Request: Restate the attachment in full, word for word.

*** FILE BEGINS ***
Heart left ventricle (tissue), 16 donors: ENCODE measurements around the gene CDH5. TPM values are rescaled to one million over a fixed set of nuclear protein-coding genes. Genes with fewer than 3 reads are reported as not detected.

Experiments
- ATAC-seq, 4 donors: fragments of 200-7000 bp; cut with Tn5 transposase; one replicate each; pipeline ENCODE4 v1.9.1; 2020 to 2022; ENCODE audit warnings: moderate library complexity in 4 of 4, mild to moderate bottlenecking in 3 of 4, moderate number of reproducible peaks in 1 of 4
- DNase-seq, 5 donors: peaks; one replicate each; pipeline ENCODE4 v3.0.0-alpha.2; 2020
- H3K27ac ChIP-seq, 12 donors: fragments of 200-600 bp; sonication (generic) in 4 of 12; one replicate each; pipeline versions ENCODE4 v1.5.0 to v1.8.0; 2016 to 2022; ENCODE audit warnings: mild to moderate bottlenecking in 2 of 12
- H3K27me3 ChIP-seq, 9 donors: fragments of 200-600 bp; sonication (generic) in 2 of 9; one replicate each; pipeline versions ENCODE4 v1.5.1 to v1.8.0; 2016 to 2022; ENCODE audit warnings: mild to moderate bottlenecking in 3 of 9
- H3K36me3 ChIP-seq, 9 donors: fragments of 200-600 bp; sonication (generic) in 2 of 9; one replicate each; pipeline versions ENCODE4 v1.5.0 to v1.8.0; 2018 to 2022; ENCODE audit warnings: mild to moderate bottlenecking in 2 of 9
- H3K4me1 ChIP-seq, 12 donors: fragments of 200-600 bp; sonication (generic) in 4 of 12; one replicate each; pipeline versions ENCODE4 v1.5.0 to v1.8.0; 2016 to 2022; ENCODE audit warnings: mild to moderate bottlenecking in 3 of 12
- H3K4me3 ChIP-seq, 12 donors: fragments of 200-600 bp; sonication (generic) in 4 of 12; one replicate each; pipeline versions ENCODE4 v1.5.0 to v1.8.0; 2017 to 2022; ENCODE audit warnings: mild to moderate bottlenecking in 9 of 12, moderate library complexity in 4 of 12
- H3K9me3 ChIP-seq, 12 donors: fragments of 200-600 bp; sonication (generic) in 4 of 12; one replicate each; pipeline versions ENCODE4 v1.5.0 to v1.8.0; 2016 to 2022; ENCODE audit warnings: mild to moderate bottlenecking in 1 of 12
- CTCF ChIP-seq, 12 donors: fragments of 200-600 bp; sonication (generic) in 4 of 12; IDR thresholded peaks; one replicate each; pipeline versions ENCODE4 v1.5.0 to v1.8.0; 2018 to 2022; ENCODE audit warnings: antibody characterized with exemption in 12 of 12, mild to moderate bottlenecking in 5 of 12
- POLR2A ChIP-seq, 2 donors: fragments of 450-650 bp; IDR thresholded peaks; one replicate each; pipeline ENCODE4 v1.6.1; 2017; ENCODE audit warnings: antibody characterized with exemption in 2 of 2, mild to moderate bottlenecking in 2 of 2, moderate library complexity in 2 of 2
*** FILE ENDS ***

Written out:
Heart left ventricle (tissue), 16 donors: ENCODE measurements around the gene CDH5. TPM values are rescaled to one million over a fixed set of nuclear protein-coding genes. Genes with fewer than 3 reads are reported as not detected.

Experiments
- ATAC-seq, 4 donors: fragments of 200-7000 bp; cut with Tn5 transposase; one replicate each; pipeline ENCODE4 v1.9.1; 2020 to 2022; ENCODE audit warnings: moderate library complexity in 4 of 4, mild to moderate bottlenecking in 3 of 4, moderate number of reproducible peaks in 1 of 4
- DNase-seq, 5 donors: peaks; one replicate each; pipeline ENCODE4 v3.0.0-alpha.2; 2020
- H3K27ac ChIP-seq, 12 donors: fragments of 200-600 bp; sonication (generic) in 4 of 12; one replicate each; pipeline versions ENCODE4 v1.5.0 to v1.8.0; 2016 to 2022; ENCODE audit warnings: mild to moderate bottlenecking in 2 of 12
- H3K27me3 ChIP-seq, 9 donors: fragments of 200-600 bp; sonication (generic) in 2 of 9; one replicate each; pipeline versions ENCODE4 v1.5.1 to v1.8.0; 2016 to 2022; ENCODE audit warnings: mild to moderate bottlenecking in 3 of 9
- H3K36me3 ChIP-seq, 9 donors: fragments of 200-600 bp; sonication (generic) in 2 of 9; one replicate each; pipeline versions ENCODE4 v1.5.0 to v1.8.0; 2018 to 2022; ENCODE audit warnings: mild to moderate bottlenecking in 2 of 9
- H3K4me1 ChIP-seq, 12 donors: fragments of 200-600 bp; sonication (generic) in 4 of 12; one replicate each; pipeline versions ENCODE4 v1.5.0 to v1.8.0; 2016 to 2022; ENCODE audit warnings: mild to moderate bottlenecking in 3 of 12
- H3K4me3 ChIP-seq, 12 donors: fragments of 200-600 bp; sonication (generic) in 4 of 12; one replicate each; pipeline versions ENCODE4 v1.5.0 to v1.8.0; 2017 to 2022; ENCODE audit warnings: mild to moderate bottlenecking in 9 of 12, moderate library complexity in 4 of 12
- H3K9me3 ChIP-seq, 12 donors: fragments of 200-600 bp; sonication (generic) in 4 of 12; one replicate each; pipeline versions ENCODE4 v1.5.0 to v1.8.0; 2016 to 2022; ENCODE audit warnings: mild to moderate bottlenecking in 1 of 12
- CTCF ChIP-seq, 12 donors: fragments of 200-600 bp; sonication (generic) in 4 of 12; IDR thresholded peaks; one replicate each; pipeline versions ENCODE4 v1.5.0 to v1.8.0; 2018 to 2022; ENCODE audit warnings: antibody characterized with exemption in 12 of 12, mild to moderate bottlenecking in 5 of 12
- POLR2A ChIP-seq, 2 donors: fragments of 450-650 bp; IDR thresholded peaks; one replicate each; pipeline ENCODE4 v1.6.1; 2017; ENCODE audit warnings: antibody characterized with exemption in 2 of 2, mild to moderate bottlenecking in 2 of 2, moderate library complexity in 2 of 2